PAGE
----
Production of electron beams

Production of electron beams necessitates the use of electron accelerators such as betatrons, microtrons, or linear accelerators. All these accelerators are capable of producing clinically useful beams of X-rays or electrons. With an X-ray beam, a narrow electron beam emerging from an accelerator strikes a thick, high-atomic-number target to produce bremsstrahlung photons. An appropriately shaped flattening filter converts the forward-directed bremsstrahlung beam into a clinically useful beam of uniform intensity. In an electron beam, the X-ray target is removed and the emerging electrons are scanned magnetically or scattered in foils to produce a uniform broad beam. Most radiation therapy facilities have high-energy accelerators capable of producing both X-ray and electron beams. Thus, radiotherapists have both treatment modalities at their disposal in the design of an optimal treatment.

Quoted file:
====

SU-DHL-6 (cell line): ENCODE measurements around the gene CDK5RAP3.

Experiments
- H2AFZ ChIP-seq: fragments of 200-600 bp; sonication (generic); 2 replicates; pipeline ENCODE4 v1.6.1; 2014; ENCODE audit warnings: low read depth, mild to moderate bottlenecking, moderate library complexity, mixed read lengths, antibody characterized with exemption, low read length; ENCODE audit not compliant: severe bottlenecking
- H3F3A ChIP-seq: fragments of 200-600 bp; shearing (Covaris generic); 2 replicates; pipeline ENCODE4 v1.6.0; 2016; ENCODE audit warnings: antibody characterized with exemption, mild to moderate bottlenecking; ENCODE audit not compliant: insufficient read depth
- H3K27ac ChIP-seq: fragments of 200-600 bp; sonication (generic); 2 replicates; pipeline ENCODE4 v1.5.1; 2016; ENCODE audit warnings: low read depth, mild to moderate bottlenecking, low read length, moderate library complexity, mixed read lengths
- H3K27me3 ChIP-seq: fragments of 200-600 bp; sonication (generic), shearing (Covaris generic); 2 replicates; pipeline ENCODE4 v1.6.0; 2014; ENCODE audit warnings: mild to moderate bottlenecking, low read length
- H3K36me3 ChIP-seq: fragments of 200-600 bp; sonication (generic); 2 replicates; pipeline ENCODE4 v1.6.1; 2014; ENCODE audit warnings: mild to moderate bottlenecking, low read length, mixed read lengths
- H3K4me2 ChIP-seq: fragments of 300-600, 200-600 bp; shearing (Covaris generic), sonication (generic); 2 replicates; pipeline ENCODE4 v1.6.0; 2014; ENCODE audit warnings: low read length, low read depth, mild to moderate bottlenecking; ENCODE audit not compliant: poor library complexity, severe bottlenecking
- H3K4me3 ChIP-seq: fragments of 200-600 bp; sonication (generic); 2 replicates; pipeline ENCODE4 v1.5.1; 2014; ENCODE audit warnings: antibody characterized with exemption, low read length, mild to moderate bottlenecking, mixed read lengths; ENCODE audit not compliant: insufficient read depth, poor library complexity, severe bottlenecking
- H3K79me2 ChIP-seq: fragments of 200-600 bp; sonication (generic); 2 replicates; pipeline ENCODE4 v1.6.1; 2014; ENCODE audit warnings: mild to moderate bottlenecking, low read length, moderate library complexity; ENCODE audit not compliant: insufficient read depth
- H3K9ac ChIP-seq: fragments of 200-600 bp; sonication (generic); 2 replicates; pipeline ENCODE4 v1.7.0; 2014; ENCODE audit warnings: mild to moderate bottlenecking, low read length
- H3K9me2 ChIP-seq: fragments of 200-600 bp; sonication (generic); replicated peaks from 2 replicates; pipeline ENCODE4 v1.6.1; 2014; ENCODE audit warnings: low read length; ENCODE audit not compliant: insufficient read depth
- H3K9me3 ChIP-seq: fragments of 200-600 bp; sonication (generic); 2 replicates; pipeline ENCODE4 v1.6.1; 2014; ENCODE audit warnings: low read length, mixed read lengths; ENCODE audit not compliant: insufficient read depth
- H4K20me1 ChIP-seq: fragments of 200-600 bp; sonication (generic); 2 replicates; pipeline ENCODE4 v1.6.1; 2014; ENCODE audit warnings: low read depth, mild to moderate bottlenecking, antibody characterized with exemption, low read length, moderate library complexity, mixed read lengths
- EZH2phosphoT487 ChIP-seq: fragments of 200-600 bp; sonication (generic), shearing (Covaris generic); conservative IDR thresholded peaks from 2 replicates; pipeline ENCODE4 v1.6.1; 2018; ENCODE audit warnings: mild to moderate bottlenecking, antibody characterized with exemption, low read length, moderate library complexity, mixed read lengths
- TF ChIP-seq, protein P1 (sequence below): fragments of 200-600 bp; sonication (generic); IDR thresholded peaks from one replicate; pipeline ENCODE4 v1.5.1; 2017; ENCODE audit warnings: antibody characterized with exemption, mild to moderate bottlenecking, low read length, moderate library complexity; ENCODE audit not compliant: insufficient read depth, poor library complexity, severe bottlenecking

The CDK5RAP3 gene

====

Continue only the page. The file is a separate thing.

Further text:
Since electrons scatter significantly in air, beam-defining cones or 'trimmer' bars are fitted to the head of the treatment machine in order to collimate the beam near the skin's surface. The beam may be shaped further either by fitting a lead or 'cerrobend' aperture at the end of the cone (often called an electron cut-out), or by using lead sheet laid directly on skin.

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